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Saturday morning quote #17: Lutes, viols & bruised egos

September 10, 2011

Corkine 1612The substantial surviving corpus of English lute songs published between 1596-1622 offers a wonderful variety of music for our perusal today.  The music is of variable quality, ranging from a thin gruel in the form of substandard verse set to cut-and-paste musical cliches, to the rich banquet of masterfully composed songs by Dowland and Danyel.

But music aside, the sometimes lengthy introductions to these published books likewise offer a snapshot of the ambitious personalities at work in the music biz circa 1600.  Reading between the lines, we are treated to a wealth of information about the backgrounds, aspirations, attitudes and rivalries of some of our favorite composers.

It’s fairly easy to see that John Dowland had a secure sense of self-worth, and that there were a few stink bombs aimed in his general direction, tossed by rivals jealous of his skill and reputation.  We share a few quotes that reveal this battle of bruised egos beginning with Dowland from his first published book:

Thus hauing spent some moneths in Germany, to my great admiration of that worthy country, I past ouer the Alpes into Italy, where I founde the Cites furnisht with all good Artes, but especiallie Musicke.  What fauour and estimation I had in Venice, Padua, Genoa, Ferrara, Florence, & diuers other places I willingly suppresse, least I should in any way seeme partiall in mine owne indeuours.

John Dowland, The First Booke of Songes or Ayres, 1597

It is easy to recognize that Robert Jones was addressing remarks from his first book to Dowland:

Gentlemen, since my desire is your eares shoulde be my indifferent iudges, I cannot thinke it necessary to make my trauels, or my bringing vp arguements to persuade you that I have a good opinion of my selfe, only thus much I will saie: that I may preuent the rash iudgements of such as know me not.

Robert Jones, The First Booke of Songes or Ayres, 1600

Jones expands on the theme from the introduction titled ‘To all Musicall Murmurers, This Greeting’, in his 1609 book, A Musicall Dreame:

Thou, whose eare itches with the varietie of opinion, hearing thine owne sound, as the Ecchoe reuerberating others substance, and vnprofitable in it selfe, shewes to the World comfortable noyse, though to thy owne vse little pleasure, by reason of vncharitable censure.  I speake to thee musicall Momus, thou from whose nicetie, numbers as easily passe, as drops fall in the showre, but with lesse profite.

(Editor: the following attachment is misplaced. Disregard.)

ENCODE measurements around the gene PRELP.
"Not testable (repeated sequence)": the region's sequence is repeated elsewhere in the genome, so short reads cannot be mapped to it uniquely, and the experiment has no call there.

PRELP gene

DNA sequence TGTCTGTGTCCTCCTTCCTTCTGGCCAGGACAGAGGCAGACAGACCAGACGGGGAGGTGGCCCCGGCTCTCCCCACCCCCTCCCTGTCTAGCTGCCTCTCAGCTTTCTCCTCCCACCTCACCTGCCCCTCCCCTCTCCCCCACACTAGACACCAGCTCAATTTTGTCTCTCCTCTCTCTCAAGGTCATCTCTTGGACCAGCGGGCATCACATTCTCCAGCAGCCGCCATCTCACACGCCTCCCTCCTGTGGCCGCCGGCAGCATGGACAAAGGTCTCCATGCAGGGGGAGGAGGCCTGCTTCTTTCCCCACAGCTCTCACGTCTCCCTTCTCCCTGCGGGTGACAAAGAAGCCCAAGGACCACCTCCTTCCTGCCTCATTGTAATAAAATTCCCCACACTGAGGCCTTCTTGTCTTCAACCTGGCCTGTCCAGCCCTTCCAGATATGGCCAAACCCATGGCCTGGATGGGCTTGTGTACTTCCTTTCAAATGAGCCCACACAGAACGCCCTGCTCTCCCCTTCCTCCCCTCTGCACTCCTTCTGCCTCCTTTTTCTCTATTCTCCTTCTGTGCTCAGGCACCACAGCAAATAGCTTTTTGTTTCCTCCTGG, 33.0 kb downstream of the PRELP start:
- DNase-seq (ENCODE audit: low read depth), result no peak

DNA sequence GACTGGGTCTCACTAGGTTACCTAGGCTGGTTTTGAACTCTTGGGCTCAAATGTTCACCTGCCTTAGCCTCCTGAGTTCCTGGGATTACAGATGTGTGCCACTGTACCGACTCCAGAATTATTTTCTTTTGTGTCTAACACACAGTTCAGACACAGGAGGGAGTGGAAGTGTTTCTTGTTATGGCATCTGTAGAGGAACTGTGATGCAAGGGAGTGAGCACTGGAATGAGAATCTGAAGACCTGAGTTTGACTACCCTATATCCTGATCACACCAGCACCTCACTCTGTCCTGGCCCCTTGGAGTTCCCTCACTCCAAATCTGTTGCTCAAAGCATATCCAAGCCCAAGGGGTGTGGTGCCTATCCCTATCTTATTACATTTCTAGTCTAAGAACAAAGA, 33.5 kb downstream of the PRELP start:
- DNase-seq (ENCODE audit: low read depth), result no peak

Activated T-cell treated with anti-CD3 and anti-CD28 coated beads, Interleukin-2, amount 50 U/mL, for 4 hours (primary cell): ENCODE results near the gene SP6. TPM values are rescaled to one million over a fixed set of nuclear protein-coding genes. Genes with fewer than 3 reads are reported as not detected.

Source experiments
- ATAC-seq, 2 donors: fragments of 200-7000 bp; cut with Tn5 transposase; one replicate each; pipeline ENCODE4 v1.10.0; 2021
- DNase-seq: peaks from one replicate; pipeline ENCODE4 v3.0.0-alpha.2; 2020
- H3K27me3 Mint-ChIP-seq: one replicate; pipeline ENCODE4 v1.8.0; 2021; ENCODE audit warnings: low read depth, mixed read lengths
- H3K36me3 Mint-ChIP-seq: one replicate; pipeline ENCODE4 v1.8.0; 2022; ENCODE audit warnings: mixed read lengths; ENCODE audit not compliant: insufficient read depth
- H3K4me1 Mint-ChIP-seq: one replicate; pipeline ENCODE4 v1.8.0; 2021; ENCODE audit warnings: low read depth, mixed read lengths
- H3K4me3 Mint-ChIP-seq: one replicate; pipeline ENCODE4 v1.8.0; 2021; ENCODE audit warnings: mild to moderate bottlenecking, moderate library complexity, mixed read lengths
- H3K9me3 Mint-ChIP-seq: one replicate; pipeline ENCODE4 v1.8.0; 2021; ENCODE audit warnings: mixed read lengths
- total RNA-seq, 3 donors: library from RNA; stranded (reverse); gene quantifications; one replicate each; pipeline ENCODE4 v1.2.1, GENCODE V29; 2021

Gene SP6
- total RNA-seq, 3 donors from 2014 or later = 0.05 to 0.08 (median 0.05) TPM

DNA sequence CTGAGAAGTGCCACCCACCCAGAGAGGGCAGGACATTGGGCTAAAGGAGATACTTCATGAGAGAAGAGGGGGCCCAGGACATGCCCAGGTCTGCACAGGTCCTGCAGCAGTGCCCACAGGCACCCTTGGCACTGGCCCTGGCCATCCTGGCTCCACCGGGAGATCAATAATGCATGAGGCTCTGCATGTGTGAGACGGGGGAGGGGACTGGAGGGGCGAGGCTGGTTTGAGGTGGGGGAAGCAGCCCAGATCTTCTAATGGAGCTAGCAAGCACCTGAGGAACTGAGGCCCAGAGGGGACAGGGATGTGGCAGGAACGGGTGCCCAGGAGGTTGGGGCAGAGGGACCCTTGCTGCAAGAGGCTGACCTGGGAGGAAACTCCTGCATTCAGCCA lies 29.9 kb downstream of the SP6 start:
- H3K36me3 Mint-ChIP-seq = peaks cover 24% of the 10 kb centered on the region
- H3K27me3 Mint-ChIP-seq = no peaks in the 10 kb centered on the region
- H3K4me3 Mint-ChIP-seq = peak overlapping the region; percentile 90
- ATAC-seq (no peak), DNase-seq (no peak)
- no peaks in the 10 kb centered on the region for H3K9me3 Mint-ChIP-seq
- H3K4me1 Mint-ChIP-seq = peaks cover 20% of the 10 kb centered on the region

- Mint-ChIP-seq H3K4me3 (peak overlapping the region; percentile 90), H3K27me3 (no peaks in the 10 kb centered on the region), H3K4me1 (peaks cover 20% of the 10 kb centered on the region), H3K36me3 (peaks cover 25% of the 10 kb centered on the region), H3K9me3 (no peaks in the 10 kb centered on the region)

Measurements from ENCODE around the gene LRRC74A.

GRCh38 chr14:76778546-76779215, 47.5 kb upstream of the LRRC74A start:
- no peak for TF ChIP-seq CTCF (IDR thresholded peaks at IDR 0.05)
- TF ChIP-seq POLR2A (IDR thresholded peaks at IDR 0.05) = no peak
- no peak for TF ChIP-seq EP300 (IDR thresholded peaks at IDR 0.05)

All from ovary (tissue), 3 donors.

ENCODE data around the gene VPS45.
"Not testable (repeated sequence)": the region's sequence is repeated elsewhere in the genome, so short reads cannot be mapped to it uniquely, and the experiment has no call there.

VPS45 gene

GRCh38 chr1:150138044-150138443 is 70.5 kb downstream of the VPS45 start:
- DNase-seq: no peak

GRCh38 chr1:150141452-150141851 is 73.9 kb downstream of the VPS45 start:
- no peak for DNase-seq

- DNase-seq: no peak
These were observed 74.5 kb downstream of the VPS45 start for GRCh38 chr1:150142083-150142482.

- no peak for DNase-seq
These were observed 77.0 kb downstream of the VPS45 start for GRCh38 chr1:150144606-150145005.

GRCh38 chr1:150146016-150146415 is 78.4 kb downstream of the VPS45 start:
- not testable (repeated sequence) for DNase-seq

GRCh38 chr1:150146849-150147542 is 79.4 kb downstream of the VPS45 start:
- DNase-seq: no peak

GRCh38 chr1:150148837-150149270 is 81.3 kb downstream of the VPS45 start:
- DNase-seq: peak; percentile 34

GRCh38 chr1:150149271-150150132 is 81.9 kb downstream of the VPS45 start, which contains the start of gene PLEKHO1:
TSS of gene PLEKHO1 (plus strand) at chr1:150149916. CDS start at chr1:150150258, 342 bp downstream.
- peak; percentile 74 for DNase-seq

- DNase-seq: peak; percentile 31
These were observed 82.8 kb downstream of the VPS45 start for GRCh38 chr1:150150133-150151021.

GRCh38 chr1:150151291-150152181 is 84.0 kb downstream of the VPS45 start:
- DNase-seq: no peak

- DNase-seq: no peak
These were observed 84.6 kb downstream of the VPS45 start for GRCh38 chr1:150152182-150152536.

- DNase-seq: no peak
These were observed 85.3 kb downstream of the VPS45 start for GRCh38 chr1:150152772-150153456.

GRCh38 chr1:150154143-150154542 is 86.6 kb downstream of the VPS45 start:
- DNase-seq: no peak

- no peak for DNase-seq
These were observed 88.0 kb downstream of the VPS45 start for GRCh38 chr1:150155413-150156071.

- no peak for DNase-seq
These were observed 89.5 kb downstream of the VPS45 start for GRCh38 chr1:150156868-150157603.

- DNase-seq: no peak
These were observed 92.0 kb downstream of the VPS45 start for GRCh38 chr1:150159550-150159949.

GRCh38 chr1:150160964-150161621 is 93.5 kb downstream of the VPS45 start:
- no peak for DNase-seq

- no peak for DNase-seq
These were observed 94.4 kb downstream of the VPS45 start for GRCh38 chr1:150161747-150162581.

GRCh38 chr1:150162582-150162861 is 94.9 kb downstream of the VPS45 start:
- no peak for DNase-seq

Robert Jones, A Musicall Dreame, 1609

Then there is the spat between Tobias Hume and John Dowland, over Hume’s outrageous assertion that the viol was superior to the lute:

To extoll my selfe, would name my labors vaine glorious.  Onely this, my studies are far from seruile imitations, I robbe no others inuentions, I take no Italian Note to an English dittie, or filch  fragments of Songs to stuffe out my volumes.  These are mine owne Phansies expressed by my proper Genius, which if thou dost dislike, let me see thine…And from henceforth, the statefull instrument Gambo Violl, shall with ease yeelde full various and as deuicefull Musicke as the Lute.

Tobias Hvme, The First Part of Ayres, 1605

And Dowland’s inevitable response, mixed in with more self-praise, in his last book of songs:

[H]ere vnder their owne noses hath beene published a Booke in defence of the Viol de Gamba, wherein not onely all other the best and principall Instruments haue beene abased, but especially the Lute by name…Which Imputation, me thinkes, the learneder sort of Musitians ought not to let passe vnanswered…But (Gentle Reader to conclude, although abruptly) this worke of mine, which I here haue published, containeth such things as I my selfe haue thought well of, as being in mine opinion furnished with varietie of matter both of Iudgement and delight, which willingly I referre to the friendly censure, and approbation of the skilfull…

John Dowland, A Pilgrimes Solace, 1612

Occupying a prominent place on our overflowing bookshelves is the entire set of English lute songs, 1597-1632: a collection of facsimile reprints, F. W. Sternfeld, general editor, Menston, England: Scolar Press, 1968-1971, and an indispensable guide to this repertory is Lyrics from English Airs, 1596-1622  by Edward Doughtie. Harvard University Press (1970).

Treasures like these on our bookshelves provide us with background essential to performing lute songs convincingly, but also offer a welcome respite and an antidote to the unfortunately suppressed news of our deficit in leadership.

4 Comments
  1. Bill Samson permalink

    Good to know that the musicians of yesteryear could give today’s ones a run for their money in the bitchiness stakes ;o)

    • Thanks for your comment, Bill. When one considers the costliness of publishing at the time, the rants take on even greater significance. I suppose it was all about just being noticed.

      RA

  2. Dan Winheld permalink

    I keep my lutes and my viola da gamba hanging on separate walls- out of arm’s reach and bow length of each other; and most of my opinions to myself.

    GREAT article you linked to, found it myself a few days ago. Good to see it getting traction.
    For a little comic relief I return the favor:

    http://www.newyorker.com/humor/2011/09/12/110912sh_shouts_wayne

  3. Thanks very much for that, Dan. The identity of the servant only confirms the rumors.

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